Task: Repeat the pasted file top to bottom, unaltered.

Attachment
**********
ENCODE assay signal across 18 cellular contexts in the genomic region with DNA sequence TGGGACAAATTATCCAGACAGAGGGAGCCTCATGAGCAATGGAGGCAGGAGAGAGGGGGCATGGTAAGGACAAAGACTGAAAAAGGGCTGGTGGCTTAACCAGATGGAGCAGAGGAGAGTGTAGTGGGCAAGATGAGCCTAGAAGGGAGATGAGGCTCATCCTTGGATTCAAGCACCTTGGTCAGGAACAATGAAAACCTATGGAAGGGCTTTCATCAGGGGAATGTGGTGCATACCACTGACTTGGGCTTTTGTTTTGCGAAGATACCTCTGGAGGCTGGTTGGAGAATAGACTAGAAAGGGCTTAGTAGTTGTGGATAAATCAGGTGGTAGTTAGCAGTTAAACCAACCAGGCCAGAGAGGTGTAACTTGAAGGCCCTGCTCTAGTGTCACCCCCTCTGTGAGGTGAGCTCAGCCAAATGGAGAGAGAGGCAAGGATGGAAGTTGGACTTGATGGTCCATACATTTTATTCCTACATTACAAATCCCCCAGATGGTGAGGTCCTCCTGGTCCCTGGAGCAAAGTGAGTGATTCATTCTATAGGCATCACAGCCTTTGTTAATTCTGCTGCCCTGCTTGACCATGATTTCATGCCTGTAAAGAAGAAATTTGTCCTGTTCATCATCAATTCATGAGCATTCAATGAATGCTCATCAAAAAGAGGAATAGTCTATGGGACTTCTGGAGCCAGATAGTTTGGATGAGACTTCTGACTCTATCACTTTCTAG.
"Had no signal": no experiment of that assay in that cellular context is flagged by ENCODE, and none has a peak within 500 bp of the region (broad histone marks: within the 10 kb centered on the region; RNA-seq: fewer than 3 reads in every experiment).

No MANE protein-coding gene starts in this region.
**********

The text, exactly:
ENCODE assay signal across 18 cellular contexts in the genomic region with DNA sequence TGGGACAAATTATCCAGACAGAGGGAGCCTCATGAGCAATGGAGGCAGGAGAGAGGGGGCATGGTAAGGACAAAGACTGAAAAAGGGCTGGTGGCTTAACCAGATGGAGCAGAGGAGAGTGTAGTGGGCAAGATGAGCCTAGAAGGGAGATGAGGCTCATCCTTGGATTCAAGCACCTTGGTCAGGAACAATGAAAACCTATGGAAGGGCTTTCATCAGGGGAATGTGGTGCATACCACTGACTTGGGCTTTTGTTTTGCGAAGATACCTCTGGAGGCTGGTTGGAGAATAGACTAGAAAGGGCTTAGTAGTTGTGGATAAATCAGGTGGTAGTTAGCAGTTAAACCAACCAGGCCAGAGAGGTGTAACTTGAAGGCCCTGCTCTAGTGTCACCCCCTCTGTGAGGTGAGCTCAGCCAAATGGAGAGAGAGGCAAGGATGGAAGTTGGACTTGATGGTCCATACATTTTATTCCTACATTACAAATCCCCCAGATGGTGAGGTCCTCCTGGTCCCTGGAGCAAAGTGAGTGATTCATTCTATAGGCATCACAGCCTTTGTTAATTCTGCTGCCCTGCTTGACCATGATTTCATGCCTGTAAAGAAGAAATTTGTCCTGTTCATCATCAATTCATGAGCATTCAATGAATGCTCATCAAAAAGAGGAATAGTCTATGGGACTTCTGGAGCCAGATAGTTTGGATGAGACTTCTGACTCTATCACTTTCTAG.
"Had no signal": no experiment of that assay in that cellular context is flagged by ENCODE, and none has a peak within 500 bp of the region (broad histone marks: within the 10 kb centered on the region; RNA-seq: fewer than 3 reads in every experiment).

No MANE protein-coding gene starts in this region.